One Mississippi. Two Mississippi. Three Mississippi. Four Mississippi. That’s how much time you have to catch the attention of someone walking by your trade show booth. Those four seconds can cost you money if you don’t make the connection. The Center for Exhibit Industry Research reports that it costs 60% less to close a lead from a trade show than one made out in the field.
So, we’re talking about sinking major bucks into a trade show booth, right? Not necessarily. There are ways to invest wisely and make a big impression without breaking the bank. Bigger isn’t always better. Smarter is. Here are some tips.
Plan It Out – Way Far Out
Exhibiting at a trade show should not be a last-minute decision. You’ll likely pay more for the space, as well as everything else associated with the event. That includes your airfare and hotel accommodations, too. Preparation for a trade show event and booth should get underway as soon as the trade show is announced. Concentrate on these two areas:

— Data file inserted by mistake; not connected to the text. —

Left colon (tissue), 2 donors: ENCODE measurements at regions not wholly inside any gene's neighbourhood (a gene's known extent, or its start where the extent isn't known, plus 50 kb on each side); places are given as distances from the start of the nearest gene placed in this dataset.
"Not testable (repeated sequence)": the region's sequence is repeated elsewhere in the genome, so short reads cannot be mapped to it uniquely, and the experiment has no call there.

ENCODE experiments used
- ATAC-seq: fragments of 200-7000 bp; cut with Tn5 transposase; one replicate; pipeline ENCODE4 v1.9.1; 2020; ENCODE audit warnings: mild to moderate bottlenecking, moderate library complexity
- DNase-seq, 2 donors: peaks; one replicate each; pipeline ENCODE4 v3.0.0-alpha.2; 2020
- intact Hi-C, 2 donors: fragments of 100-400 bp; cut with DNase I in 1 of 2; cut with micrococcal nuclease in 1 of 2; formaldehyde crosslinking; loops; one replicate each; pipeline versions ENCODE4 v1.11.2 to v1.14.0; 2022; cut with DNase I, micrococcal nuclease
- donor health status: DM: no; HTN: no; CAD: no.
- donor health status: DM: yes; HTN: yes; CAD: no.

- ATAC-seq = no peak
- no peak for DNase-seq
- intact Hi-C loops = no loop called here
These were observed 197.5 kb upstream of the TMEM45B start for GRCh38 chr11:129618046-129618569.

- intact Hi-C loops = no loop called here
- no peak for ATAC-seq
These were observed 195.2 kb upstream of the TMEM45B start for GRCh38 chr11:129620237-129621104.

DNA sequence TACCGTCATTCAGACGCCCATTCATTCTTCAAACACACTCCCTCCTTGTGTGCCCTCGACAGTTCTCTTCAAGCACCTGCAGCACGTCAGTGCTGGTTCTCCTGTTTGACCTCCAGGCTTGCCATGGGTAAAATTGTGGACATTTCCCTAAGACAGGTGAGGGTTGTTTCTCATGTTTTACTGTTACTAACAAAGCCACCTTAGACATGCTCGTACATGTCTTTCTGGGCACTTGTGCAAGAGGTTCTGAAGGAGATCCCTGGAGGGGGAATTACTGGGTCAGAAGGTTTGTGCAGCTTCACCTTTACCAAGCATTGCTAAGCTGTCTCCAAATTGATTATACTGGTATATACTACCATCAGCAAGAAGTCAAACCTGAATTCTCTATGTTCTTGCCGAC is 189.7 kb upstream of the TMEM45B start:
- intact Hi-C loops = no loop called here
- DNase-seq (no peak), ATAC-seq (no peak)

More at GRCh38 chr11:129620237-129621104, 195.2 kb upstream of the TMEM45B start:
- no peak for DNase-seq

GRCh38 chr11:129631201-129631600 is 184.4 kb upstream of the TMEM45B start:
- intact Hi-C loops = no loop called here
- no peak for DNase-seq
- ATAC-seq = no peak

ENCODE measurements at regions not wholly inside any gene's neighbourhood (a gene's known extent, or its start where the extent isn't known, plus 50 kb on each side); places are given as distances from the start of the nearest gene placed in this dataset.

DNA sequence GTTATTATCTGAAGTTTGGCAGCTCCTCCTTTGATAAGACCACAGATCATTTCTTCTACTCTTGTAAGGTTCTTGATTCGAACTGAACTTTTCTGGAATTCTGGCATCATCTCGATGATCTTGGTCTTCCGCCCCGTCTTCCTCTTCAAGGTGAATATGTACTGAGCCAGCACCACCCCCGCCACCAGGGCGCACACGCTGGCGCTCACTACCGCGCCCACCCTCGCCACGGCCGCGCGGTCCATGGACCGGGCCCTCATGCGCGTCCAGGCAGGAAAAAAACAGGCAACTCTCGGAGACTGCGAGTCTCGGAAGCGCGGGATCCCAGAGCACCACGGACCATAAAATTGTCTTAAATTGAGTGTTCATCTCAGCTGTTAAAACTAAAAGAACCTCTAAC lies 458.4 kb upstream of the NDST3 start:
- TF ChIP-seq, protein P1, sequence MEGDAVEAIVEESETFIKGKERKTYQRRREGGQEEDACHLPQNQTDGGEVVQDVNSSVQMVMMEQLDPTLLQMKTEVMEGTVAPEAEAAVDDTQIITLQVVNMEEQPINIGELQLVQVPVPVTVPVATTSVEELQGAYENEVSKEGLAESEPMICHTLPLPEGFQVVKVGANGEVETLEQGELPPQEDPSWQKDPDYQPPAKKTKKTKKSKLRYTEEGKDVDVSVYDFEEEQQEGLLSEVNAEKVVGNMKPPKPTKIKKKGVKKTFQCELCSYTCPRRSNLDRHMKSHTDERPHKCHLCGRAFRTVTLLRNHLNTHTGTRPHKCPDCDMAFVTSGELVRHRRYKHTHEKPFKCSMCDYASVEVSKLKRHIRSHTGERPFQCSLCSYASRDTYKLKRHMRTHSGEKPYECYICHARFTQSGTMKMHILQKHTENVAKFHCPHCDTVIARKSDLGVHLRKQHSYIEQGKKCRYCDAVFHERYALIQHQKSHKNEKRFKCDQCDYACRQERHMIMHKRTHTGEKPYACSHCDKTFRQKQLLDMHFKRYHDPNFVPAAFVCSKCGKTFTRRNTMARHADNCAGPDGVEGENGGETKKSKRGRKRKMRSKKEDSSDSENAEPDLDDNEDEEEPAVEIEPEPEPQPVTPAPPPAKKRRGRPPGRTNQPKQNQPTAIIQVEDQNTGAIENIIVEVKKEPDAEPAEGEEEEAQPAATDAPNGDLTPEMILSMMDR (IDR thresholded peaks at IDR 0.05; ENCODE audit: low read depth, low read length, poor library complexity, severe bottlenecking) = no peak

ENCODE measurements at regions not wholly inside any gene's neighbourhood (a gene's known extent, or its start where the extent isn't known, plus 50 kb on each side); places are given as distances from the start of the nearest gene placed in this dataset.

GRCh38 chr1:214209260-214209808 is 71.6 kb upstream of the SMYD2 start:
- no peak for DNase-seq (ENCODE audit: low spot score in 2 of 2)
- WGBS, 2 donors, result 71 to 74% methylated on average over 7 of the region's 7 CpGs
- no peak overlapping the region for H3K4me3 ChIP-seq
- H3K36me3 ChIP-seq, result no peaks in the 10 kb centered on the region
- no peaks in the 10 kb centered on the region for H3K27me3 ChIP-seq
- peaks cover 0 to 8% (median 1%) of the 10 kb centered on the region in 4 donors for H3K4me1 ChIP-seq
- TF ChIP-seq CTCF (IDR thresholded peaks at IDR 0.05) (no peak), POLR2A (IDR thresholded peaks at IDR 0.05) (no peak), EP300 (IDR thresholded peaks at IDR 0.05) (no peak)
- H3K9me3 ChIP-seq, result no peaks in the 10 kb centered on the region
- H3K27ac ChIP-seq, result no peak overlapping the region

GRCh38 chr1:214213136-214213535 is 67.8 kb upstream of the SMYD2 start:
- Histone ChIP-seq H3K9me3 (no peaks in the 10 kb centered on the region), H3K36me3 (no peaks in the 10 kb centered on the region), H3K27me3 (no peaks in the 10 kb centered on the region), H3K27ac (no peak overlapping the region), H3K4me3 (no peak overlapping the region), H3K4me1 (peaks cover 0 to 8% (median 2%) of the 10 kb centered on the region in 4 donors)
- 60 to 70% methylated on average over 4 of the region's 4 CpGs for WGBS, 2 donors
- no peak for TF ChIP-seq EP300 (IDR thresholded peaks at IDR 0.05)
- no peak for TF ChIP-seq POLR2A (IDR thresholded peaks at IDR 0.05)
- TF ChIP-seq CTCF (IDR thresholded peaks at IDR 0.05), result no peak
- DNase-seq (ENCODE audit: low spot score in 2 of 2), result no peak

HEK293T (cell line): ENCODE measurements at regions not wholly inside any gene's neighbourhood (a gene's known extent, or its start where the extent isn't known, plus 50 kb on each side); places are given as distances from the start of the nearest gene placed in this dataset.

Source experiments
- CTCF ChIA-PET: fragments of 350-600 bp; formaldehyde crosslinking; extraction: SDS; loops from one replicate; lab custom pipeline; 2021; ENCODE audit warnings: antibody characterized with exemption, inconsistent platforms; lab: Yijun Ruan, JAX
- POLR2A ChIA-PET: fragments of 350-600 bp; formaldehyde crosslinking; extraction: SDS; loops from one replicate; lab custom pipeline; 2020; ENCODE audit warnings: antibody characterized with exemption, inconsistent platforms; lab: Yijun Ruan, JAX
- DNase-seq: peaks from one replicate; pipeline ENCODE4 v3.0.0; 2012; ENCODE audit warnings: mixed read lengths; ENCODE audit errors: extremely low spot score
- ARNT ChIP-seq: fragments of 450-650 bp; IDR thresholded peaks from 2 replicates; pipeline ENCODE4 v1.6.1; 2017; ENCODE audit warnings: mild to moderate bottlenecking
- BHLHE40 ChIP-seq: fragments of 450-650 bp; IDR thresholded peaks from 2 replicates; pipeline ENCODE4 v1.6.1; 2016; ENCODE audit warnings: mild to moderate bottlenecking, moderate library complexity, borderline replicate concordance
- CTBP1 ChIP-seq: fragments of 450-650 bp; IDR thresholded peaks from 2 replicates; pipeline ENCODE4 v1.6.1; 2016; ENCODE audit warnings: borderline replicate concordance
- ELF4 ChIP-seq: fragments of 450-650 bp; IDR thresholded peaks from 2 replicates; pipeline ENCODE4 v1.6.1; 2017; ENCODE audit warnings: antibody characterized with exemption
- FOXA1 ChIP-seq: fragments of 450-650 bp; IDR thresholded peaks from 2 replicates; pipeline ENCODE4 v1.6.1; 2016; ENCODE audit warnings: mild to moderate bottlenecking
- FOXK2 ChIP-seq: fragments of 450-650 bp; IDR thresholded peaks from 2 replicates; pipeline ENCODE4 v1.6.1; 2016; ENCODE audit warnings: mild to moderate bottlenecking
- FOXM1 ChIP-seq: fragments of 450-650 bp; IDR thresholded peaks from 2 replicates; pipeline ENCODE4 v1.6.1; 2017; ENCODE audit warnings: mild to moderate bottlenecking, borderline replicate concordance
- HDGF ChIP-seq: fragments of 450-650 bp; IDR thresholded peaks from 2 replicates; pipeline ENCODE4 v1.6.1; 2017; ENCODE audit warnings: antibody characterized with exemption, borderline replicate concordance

What happens if you don’t:
- What’s your reason for exhibiting? Make it measurable, and make it your mantra. “I’ll be at this trade show because…” It’ll help you with further decisions because everything should be in service of this goal. Use the goal to work your way into justifying the investment of exhibiting. If your goal is to sell your product at the show, how many attendees must buy from you? More than one goal detracts from your focus. Be a laser beam.
- Who’s going to be there? Do the research before you commit to make sure you’ll connect with your target audience. This is no time to play Six Degrees of Separation. How can you be sure your target audience will attend? Extract that information from the trade show organizer. They should have attendance records and identifying information from previous shows. They’ll also have a growing database of who’s signed up for the event. Mine it. Extract proof you’ll connect with the right customers. Then, use the information to start selling to these people before they even arrive.
Exhibiting at a trade show is a business decision. It should generate sales. That won’t happen if you’re playing to the wrong crowd.
Get Over Your Booth Obsession
Whatever surrounds you at the trade show is just a fraction of the work. Take your booth off the pedestal. You’re giving it too much importance. Most of the work takes place long before you ever get to the event.